BOSTON — On Friday, the Massachusetts Department of Public Health (DPH) announced that West Nile virus (WNV) has been detected in mosquitoes in Massachusetts for the first time this year. The presence of WNV was confirmed by the Massachusetts State Public Health Laboratory in a mosquito sample collected on July 6 in the town of Brookline in Norfolk County. No human or animal cases of WNV or Eastern equine encephalitis (EEE) have been detected so far this year.
“We often find the first evidence of WNV in mosquitoes at about this time every year,” Public Health Commissioner Dr. Robert Goldstein said. “We are asking people to start taking steps now to avoid mosquito bites. While WNV can cause serious illness, there are simple things that you can do to protect yourself and your loved ones.”
WNV is usually transmitted to humans through the bite of an infected mosquito. There were 10 human cases of WNV in 2022. While WNV can infect people of all ages, people over the age of 50 are at higher risk for severe disease. Most people infected with West Nile will have no symptoms. When present, WNV symptoms tend to include fever and flu-like illness. In rare cases, more severe illness can occur.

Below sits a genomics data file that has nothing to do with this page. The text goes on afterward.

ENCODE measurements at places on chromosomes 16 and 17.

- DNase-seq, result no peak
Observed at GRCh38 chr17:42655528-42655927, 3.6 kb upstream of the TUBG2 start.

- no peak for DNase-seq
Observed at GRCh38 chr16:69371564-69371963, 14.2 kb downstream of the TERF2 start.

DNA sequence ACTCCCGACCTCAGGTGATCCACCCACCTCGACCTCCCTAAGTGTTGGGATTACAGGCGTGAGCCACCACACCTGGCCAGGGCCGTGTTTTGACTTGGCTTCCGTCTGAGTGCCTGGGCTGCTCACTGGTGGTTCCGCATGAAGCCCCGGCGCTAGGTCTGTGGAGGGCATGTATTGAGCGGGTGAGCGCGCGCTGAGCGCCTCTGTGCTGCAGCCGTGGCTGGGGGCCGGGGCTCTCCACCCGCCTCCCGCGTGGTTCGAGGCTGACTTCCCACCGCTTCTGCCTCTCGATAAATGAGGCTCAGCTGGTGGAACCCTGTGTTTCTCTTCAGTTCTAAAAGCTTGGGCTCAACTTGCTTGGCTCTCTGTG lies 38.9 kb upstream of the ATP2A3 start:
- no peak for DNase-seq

“With the recent rain and the warmer weather, mosquito populations will increase, and we will start to see more of them carrying WNV,” said Dr. Catherine M. Brown, state epidemiologist. “Use a mosquito repellent with an EPA-registered ingredient, wear clothing to reduce exposed skin, drain standing water, and repair window screens. We also encourage everyone to make it a habit to visit DPH’s mosquito-borne-disease webpages so you know when and where WNV activity is occurring.”